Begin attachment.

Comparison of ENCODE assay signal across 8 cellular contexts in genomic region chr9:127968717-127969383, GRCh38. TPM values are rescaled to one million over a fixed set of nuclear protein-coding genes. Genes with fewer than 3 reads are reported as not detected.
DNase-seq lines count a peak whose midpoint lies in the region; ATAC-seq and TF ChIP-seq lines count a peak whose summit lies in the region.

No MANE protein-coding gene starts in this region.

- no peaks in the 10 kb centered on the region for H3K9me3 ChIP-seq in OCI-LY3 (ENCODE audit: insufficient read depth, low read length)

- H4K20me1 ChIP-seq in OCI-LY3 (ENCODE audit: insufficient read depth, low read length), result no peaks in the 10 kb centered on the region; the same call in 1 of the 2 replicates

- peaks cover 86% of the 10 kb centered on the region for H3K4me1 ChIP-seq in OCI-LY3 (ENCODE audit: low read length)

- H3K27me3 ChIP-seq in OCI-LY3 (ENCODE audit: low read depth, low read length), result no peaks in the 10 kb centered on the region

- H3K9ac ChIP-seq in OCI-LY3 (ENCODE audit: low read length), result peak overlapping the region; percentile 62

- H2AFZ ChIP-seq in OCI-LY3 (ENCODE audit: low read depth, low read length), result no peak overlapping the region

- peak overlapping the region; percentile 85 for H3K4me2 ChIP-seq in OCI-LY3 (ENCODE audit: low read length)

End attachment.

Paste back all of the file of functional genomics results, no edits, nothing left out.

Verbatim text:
Comparison of ENCODE assay signal across 8 cellular contexts in genomic region chr9:127968717-127969383, GRCh38. TPM values are rescaled to one million over a fixed set of nuclear protein-coding genes. Genes with fewer than 3 reads are reported as not detected.
DNase-seq lines count a peak whose midpoint lies in the region; ATAC-seq and TF ChIP-seq lines count a peak whose summit lies in the region.

No MANE protein-coding gene starts in this region.

- no peaks in the 10 kb centered on the region for H3K9me3 ChIP-seq in OCI-LY3 (ENCODE audit: insufficient read depth, low read length)

- H4K20me1 ChIP-seq in OCI-LY3 (ENCODE audit: insufficient read depth, low read length), result no peaks in the 10 kb centered on the region; the same call in 1 of the 2 replicates

- peaks cover 86% of the 10 kb centered on the region for H3K4me1 ChIP-seq in OCI-LY3 (ENCODE audit: low read length)

- H3K27me3 ChIP-seq in OCI-LY3 (ENCODE audit: low read depth, low read length), result no peaks in the 10 kb centered on the region

- H3K9ac ChIP-seq in OCI-LY3 (ENCODE audit: low read length), result peak overlapping the region; percentile 62

- H2AFZ ChIP-seq in OCI-LY3 (ENCODE audit: low read depth, low read length), result no peak overlapping the region

- peak overlapping the region; percentile 85 for H3K4me2 ChIP-seq in OCI-LY3 (ENCODE audit: low read length)